Perhaps no cuisine is more associated with the alchemy of spices than India. The multi-layered, apparently endless flavouring system of the “masala” is intrinsically linked to Indian cuisine, and no spice seems more Indian than chilli.

But the chilli is not at all Indian in origin. In fact, it is South American and as such was entirely unknown in most of the world before the first contact with the Americas by Europeans around 1500.

Chilli was first domesticated in Mexico about 8000 years ago, one of the first self-pollinating crops developed in the Americas. Christopher Columbus was one of the first Europeans to consume one, and thought they were a pepper – which provided an unusual coincidence later on.

There are several stories of scientists, monks and cooks in Europe having unfortunately fiery experiences experimenting with the extraordinary spice brought back to the Old World.

In 1510, Portugal, then a major world power, established one of the first European permanent settlements in India at Goa and soon after, brought the chilli to India. Almost immediately, the remarkably fiery spice spread throughout India, which became the world’s largest producer and consumer of chilli.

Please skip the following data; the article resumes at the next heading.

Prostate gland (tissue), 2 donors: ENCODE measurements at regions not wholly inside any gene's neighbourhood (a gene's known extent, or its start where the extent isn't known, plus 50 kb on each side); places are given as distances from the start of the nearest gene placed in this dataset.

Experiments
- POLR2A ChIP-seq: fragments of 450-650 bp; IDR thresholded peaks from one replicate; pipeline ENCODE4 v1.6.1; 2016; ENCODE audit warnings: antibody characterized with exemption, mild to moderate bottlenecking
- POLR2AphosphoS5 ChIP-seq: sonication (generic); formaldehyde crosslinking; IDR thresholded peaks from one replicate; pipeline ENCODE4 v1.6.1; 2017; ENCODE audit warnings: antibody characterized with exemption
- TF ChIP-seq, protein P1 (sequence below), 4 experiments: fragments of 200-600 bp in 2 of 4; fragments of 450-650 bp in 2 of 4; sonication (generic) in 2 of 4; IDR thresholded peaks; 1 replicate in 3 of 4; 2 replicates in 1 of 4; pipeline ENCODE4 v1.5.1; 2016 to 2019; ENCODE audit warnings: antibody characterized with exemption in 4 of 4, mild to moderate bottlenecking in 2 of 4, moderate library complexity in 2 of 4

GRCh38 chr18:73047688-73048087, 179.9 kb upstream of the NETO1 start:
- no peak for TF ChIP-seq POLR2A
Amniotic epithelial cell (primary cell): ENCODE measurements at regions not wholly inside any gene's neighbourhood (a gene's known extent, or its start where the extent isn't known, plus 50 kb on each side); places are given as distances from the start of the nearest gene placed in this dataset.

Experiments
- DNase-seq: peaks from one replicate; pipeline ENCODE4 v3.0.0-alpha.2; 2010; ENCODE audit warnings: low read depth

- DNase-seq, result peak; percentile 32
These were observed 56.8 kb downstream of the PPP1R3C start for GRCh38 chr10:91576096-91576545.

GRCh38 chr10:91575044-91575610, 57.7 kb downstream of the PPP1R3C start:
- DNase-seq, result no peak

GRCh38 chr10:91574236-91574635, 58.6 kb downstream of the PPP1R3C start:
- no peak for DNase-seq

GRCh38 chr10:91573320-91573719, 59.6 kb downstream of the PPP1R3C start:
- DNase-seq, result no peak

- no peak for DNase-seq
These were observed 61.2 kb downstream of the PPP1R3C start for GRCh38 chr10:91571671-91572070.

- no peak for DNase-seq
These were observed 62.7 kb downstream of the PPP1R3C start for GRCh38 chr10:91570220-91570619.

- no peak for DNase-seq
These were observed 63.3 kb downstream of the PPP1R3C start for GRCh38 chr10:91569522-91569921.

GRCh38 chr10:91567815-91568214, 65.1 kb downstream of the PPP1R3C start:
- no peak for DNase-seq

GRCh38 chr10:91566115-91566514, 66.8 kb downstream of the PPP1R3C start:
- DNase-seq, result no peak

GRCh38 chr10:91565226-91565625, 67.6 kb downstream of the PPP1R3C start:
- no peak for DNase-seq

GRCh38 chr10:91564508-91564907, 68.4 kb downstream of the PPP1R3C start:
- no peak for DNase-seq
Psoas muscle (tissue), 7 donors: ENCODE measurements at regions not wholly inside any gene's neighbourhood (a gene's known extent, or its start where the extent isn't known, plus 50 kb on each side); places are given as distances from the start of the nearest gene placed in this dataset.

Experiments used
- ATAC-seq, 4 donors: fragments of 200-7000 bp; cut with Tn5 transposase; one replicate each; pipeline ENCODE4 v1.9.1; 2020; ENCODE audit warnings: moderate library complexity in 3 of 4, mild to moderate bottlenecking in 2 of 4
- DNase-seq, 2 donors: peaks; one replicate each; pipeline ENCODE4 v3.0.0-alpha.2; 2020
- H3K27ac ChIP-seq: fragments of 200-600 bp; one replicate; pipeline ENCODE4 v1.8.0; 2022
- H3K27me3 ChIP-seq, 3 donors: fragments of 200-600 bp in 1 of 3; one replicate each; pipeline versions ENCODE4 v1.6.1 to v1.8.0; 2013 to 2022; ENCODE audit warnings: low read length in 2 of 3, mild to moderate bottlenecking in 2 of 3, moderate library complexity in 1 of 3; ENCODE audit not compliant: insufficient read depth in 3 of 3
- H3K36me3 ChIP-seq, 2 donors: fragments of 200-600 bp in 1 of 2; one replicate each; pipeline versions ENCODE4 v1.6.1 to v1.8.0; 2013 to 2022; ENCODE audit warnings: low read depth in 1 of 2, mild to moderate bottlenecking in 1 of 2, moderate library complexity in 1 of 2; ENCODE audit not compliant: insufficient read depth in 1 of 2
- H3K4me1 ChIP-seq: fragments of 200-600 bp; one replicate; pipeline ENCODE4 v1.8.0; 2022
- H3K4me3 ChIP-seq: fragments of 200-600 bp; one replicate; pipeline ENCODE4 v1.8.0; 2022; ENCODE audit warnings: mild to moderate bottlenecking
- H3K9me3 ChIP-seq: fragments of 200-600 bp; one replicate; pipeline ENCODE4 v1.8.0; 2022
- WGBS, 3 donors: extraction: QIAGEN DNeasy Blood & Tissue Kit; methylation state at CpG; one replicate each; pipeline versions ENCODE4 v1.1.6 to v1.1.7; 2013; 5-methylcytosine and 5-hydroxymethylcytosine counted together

Prior to the introduction of chilli, Indian cuisines were heavily flavoured with black pepper, and Indian food appears to have been very spicy even then. In fact, linguistic evidence shows that Indians, like Columbus, drew few distinctions between the two spices with a number of languages using variants around the word “mirch,” which usually denotes chilli now, for both spices.

After this, chilli began to spread throughout Asia, deep into the Middle East and Central Asia, as well as China and Indochina, becoming a major aspect of most Asian cuisines.

The arrival of migrant communities in Europe and North and South America completed the rise of the chilli in the 19th and 20th centuries.